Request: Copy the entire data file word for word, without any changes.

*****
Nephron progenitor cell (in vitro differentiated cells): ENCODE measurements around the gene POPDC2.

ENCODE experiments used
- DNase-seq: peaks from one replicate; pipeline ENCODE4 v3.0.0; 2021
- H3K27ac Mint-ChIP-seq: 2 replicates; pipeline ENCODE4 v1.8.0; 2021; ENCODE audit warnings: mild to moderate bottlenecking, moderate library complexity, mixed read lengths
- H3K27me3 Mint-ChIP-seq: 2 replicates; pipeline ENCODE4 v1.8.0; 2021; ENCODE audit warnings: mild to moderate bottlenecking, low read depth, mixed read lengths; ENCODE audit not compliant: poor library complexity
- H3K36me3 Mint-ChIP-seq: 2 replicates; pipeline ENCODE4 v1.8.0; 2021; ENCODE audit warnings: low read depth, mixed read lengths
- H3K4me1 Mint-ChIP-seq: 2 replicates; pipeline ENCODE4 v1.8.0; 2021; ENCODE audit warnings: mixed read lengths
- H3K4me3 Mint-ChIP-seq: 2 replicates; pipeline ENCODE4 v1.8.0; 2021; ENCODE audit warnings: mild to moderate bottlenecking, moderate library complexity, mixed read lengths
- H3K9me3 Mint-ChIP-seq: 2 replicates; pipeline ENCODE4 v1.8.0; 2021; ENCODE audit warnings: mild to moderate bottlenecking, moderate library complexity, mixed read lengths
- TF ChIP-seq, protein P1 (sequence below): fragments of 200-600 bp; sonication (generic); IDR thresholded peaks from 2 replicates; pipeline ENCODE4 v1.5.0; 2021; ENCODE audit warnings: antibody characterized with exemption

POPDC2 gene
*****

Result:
Nephron progenitor cell (in vitro differentiated cells): ENCODE measurements around the gene POPDC2.

ENCODE experiments used
- DNase-seq: peaks from one replicate; pipeline ENCODE4 v3.0.0; 2021
- H3K27ac Mint-ChIP-seq: 2 replicates; pipeline ENCODE4 v1.8.0; 2021; ENCODE audit warnings: mild to moderate bottlenecking, moderate library complexity, mixed read lengths
- H3K27me3 Mint-ChIP-seq: 2 replicates; pipeline ENCODE4 v1.8.0; 2021; ENCODE audit warnings: mild to moderate bottlenecking, low read depth, mixed read lengths; ENCODE audit not compliant: poor library complexity
- H3K36me3 Mint-ChIP-seq: 2 replicates; pipeline ENCODE4 v1.8.0; 2021; ENCODE audit warnings: low read depth, mixed read lengths
- H3K4me1 Mint-ChIP-seq: 2 replicates; pipeline ENCODE4 v1.8.0; 2021; ENCODE audit warnings: mixed read lengths
- H3K4me3 Mint-ChIP-seq: 2 replicates; pipeline ENCODE4 v1.8.0; 2021; ENCODE audit warnings: mild to moderate bottlenecking, moderate library complexity, mixed read lengths
- H3K9me3 Mint-ChIP-seq: 2 replicates; pipeline ENCODE4 v1.8.0; 2021; ENCODE audit warnings: mild to moderate bottlenecking, moderate library complexity, mixed read lengths
- TF ChIP-seq, protein P1 (sequence below): fragments of 200-600 bp; sonication (generic); IDR thresholded peaks from 2 replicates; pipeline ENCODE4 v1.5.0; 2021; ENCODE audit warnings: antibody characterized with exemption

POPDC2 gene